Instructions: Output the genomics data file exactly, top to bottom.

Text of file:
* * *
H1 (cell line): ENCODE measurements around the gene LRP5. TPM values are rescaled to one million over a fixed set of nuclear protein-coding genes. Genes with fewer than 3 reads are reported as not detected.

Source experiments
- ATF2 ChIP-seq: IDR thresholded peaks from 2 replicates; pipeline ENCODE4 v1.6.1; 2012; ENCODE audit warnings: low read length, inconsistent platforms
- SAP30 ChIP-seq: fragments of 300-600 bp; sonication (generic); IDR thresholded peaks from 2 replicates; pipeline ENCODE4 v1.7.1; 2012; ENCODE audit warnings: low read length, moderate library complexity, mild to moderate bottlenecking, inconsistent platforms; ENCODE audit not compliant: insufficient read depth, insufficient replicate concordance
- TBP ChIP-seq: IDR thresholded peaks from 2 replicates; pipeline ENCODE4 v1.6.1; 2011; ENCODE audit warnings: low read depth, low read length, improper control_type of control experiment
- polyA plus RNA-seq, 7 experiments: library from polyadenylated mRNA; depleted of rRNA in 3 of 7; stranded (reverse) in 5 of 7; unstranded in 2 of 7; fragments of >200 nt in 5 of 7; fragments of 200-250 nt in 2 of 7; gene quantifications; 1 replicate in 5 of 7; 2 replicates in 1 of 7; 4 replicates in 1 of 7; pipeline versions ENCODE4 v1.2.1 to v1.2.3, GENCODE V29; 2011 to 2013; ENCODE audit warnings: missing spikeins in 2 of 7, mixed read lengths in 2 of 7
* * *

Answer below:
H1 (cell line): ENCODE measurements around the gene LRP5. TPM values are rescaled to one million over a fixed set of nuclear protein-coding genes. Genes with fewer than 3 reads are reported as not detected.

Source experiments
- ATF2 ChIP-seq: IDR thresholded peaks from 2 replicates; pipeline ENCODE4 v1.6.1; 2012; ENCODE audit warnings: low read length, inconsistent platforms
- SAP30 ChIP-seq: fragments of 300-600 bp; sonication (generic); IDR thresholded peaks from 2 replicates; pipeline ENCODE4 v1.7.1; 2012; ENCODE audit warnings: low read length, moderate library complexity, mild to moderate bottlenecking, inconsistent platforms; ENCODE audit not compliant: insufficient read depth, insufficient replicate concordance
- TBP ChIP-seq: IDR thresholded peaks from 2 replicates; pipeline ENCODE4 v1.6.1; 2011; ENCODE audit warnings: low read depth, low read length, improper control_type of control experiment
- polyA plus RNA-seq, 7 experiments: library from polyadenylated mRNA; depleted of rRNA in 3 of 7; stranded (reverse) in 5 of 7; unstranded in 2 of 7; fragments of >200 nt in 5 of 7; fragments of 200-250 nt in 2 of 7; gene quantifications; 1 replicate in 5 of 7; 2 replicates in 1 of 7; 4 replicates in 1 of 7; pipeline versions ENCODE4 v1.2.1 to v1.2.3, GENCODE V29; 2011 to 2013; ENCODE audit warnings: missing spikeins in 2 of 7, mixed read lengths in 2 of 7